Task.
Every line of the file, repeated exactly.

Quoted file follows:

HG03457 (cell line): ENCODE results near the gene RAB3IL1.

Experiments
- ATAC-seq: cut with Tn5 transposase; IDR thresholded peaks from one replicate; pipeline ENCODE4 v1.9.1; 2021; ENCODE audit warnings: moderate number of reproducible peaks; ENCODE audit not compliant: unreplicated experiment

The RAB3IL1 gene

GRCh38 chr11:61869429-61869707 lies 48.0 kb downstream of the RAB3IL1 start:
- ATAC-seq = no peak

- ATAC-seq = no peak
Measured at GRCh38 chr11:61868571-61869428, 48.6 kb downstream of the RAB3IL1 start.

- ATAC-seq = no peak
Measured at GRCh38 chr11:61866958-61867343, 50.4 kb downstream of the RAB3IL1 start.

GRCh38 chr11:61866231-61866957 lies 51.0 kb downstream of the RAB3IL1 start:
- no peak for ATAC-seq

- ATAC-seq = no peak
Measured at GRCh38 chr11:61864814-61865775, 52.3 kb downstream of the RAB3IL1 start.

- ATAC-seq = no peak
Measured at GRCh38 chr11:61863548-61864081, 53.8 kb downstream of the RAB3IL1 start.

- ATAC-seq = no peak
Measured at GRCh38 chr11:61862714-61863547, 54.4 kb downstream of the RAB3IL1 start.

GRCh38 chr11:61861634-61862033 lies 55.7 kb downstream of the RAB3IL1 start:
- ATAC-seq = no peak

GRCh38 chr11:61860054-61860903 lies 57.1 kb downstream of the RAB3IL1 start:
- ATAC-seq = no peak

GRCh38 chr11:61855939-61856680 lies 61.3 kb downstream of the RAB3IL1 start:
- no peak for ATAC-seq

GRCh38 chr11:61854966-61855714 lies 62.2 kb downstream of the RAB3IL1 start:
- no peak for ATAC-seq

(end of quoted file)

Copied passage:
HG03457 (cell line): ENCODE results near the gene RAB3IL1.

Experiments
- ATAC-seq: cut with Tn5 transposase; IDR thresholded peaks from one replicate; pipeline ENCODE4 v1.9.1; 2021; ENCODE audit warnings: moderate number of reproducible peaks; ENCODE audit not compliant: unreplicated experiment

The RAB3IL1 gene

GRCh38 chr11:61869429-61869707 lies 48.0 kb downstream of the RAB3IL1 start:
- ATAC-seq = no peak

- ATAC-seq = no peak
Measured at GRCh38 chr11:61868571-61869428, 48.6 kb downstream of the RAB3IL1 start.

- ATAC-seq = no peak
Measured at GRCh38 chr11:61866958-61867343, 50.4 kb downstream of the RAB3IL1 start.

GRCh38 chr11:61866231-61866957 lies 51.0 kb downstream of the RAB3IL1 start:
- no peak for ATAC-seq

- ATAC-seq = no peak
Measured at GRCh38 chr11:61864814-61865775, 52.3 kb downstream of the RAB3IL1 start.

- ATAC-seq = no peak
Measured at GRCh38 chr11:61863548-61864081, 53.8 kb downstream of the RAB3IL1 start.

- ATAC-seq = no peak
Measured at GRCh38 chr11:61862714-61863547, 54.4 kb downstream of the RAB3IL1 start.

GRCh38 chr11:61861634-61862033 lies 55.7 kb downstream of the RAB3IL1 start:
- ATAC-seq = no peak

GRCh38 chr11:61860054-61860903 lies 57.1 kb downstream of the RAB3IL1 start:
- ATAC-seq = no peak

GRCh38 chr11:61855939-61856680 lies 61.3 kb downstream of the RAB3IL1 start:
- no peak for ATAC-seq

GRCh38 chr11:61854966-61855714 lies 62.2 kb downstream of the RAB3IL1 start:
- no peak for ATAC-seq